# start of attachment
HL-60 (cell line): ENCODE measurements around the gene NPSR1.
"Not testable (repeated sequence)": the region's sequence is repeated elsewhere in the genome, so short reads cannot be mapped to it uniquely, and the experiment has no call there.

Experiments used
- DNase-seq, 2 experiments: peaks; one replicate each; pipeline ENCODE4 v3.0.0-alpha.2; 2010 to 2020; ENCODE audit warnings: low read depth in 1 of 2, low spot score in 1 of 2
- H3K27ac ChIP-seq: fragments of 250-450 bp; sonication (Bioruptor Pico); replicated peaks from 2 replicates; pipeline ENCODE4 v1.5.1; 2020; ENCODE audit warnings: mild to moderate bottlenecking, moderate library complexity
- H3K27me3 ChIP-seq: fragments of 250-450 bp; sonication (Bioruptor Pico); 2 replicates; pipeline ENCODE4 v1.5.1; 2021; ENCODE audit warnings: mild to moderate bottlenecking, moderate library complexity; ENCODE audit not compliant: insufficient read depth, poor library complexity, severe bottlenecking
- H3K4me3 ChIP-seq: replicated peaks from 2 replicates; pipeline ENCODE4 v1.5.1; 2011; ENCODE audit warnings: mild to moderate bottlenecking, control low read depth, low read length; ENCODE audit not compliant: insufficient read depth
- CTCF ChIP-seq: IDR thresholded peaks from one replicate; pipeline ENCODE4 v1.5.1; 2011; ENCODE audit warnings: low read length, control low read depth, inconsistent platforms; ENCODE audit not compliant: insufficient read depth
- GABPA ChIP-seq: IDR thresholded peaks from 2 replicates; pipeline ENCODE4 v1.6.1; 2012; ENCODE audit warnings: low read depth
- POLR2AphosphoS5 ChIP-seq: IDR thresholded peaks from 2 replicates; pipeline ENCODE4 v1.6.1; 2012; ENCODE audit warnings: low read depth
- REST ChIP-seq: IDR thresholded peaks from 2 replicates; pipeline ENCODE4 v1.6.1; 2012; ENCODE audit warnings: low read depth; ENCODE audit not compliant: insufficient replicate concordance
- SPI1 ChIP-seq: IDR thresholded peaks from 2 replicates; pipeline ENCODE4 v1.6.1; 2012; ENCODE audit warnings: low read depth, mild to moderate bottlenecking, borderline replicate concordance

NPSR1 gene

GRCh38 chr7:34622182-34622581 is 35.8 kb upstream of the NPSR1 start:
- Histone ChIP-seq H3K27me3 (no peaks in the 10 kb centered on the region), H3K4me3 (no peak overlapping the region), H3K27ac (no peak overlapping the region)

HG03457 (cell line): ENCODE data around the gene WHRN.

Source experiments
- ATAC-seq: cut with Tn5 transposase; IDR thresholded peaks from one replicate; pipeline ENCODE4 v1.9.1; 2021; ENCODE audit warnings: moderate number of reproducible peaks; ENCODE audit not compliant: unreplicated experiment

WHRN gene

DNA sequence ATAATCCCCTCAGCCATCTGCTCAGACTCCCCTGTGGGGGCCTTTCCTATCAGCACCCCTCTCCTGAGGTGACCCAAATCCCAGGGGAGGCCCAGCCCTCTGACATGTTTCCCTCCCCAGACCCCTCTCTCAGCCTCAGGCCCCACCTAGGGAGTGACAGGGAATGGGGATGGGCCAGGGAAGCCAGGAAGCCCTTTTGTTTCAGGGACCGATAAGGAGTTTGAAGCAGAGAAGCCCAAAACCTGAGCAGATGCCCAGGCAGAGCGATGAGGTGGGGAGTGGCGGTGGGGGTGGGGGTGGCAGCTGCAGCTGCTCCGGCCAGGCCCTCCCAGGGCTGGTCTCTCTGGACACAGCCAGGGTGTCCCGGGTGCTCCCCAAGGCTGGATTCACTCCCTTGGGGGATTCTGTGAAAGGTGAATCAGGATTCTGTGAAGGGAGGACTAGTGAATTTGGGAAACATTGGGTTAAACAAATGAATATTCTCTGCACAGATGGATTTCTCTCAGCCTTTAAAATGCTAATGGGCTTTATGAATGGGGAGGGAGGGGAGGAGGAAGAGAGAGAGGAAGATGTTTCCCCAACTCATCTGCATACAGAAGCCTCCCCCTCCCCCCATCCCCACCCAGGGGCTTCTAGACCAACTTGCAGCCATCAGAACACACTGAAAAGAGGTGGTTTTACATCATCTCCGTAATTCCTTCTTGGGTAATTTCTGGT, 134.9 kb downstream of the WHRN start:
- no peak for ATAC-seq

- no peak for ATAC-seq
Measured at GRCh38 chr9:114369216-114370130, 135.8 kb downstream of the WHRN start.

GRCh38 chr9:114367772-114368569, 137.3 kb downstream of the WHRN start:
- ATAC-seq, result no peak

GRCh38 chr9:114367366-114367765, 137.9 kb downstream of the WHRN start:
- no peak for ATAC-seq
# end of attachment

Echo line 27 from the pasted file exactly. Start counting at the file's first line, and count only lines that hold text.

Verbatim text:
- no peak for ATAC-seq